Living in Jackson

It’s Harder to Receive a Gift

March 8, 2021

Than to Give a Gift

During a conversation with her neighbor, Connie Rupert, a Jackson Aflac agent, learned the widow had been surviving on Pop Tarts and military MREs from a local food bank. It was during the first month of the Pandemic in 2020. The widow graciously accepted a food and flower gift basket when Connie stopped by a week later. The agent explained her insurance company was holding a “Day of Caring.” Aflac employees were encouraged to do something nice for someone in their community, to give back.

That was when Mrs. Rupert realized how bare the woman’s cupboards were. It was natural for her to swing into action. Connie and a friend purchased enough groceries to last two weeks and dropped them on the woman’s doorstep. As they were tiptoeing away, the widow stepped outside. “Hello Connie.” She scowled. “What?” She said she couldn’t accept the food. She was embarrassed. “How can I reciprocate?” The widow said she didn’t want to owe anyone.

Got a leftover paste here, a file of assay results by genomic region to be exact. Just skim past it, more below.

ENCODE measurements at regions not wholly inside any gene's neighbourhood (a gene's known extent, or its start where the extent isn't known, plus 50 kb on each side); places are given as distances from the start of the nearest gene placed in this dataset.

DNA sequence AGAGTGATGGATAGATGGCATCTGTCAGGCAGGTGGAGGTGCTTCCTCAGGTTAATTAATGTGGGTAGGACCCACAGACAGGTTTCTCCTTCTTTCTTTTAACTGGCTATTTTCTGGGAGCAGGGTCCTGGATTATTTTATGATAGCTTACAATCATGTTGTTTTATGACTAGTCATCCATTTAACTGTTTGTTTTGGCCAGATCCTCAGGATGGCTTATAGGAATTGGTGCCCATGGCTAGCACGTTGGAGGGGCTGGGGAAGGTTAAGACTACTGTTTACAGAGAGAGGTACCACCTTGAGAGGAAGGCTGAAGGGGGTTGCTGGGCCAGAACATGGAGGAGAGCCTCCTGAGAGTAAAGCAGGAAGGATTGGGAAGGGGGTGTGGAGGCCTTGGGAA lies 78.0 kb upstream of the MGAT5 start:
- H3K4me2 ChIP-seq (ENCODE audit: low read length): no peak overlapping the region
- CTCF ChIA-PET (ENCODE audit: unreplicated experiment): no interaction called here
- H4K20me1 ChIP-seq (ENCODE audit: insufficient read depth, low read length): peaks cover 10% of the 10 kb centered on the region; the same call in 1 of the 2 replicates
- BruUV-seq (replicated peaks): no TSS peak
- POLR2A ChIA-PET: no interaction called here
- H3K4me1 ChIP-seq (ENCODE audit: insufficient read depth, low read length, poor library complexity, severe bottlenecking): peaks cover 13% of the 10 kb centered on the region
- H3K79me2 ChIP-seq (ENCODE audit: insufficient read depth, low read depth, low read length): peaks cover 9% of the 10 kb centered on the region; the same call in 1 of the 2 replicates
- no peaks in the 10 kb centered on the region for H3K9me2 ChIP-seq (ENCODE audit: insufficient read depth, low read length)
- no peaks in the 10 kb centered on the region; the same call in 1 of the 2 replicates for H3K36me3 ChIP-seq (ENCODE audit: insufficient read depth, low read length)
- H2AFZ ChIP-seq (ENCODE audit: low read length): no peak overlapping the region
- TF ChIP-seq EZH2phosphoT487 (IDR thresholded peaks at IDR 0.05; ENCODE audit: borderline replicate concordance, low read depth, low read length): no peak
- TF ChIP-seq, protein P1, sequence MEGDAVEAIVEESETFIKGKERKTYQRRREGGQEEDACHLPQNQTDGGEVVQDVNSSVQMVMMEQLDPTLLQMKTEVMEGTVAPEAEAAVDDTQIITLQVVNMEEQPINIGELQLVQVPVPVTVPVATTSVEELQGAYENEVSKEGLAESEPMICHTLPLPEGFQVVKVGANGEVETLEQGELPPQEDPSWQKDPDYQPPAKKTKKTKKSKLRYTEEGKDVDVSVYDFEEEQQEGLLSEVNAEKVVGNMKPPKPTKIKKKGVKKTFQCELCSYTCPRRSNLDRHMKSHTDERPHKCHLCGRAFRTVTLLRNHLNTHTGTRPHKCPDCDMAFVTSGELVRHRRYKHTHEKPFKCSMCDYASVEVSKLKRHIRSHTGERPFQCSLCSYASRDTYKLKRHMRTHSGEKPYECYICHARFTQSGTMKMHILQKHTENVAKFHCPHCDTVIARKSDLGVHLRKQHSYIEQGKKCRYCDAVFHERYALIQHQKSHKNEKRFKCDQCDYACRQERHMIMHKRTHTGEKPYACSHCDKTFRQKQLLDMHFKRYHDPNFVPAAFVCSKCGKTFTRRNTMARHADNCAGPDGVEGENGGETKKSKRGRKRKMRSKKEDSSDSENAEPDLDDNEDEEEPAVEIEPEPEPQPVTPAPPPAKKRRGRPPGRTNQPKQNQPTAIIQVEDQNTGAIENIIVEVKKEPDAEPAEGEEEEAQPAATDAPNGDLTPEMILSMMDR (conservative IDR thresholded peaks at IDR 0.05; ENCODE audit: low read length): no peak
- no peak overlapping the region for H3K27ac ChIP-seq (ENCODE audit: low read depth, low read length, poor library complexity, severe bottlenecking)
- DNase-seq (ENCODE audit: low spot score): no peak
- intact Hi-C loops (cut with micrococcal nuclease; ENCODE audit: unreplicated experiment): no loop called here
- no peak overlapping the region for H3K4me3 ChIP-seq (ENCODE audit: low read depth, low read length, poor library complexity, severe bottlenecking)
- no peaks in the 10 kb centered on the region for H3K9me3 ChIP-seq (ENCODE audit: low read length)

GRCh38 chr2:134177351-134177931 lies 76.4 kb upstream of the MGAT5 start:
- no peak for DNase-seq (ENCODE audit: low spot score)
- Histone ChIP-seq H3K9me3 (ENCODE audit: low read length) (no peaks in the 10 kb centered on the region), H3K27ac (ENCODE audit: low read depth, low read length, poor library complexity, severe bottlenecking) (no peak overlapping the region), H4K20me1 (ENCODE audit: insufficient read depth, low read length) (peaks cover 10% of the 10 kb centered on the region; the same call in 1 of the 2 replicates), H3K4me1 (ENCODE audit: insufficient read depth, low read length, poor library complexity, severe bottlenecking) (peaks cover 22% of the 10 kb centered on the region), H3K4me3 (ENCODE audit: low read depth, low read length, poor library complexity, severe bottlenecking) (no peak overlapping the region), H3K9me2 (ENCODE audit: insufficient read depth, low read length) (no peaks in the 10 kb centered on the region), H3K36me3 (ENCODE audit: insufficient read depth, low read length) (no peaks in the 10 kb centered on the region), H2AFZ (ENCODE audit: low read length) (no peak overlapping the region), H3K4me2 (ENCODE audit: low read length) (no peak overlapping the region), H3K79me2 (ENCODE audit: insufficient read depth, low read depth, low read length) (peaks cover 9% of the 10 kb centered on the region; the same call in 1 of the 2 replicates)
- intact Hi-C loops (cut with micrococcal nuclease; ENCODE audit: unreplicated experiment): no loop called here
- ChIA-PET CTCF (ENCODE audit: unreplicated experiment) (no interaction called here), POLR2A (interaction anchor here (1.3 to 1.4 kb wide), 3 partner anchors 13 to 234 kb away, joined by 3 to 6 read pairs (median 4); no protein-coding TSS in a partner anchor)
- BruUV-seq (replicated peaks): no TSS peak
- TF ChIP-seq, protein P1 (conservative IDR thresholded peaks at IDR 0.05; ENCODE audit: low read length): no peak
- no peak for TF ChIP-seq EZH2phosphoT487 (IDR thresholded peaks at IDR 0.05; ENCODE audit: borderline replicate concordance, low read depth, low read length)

Connie understood her neighbor needed the food, but accepting it made her feel vulnerable. They talked. Connie explained no strings were attached to the gift, and that this was a women-helping-another-woman gesture. They spoke of how the pandemic has flipped our lives exchanging financial independence for neediness, and how helpless that makes us feel.

The women had tea. The widow spoke about her career and her late husband. Connie relayed how she had worked for a bank in Ann Arbor selling annuities, mutual funds, and life insurance, and how she later earned a license to sell health insurance. She said she loved gardening. She shared stories of scuba diving among manta rays and sea turtles in Hawaii. When she shared that the last item on her ‘bucket list’ was to race Junkers in a demolition derby, the women howled.

The widow said she had always admired Connie’s historic home. Connie told her how she loved antiques and when she was tasked with opening an Aflac regional office in Jackson she was drawn to a historic building, the Commercial Exchange.

“Thank you for your gift,” the widow said and meant it.

By: Laurice Lazebnik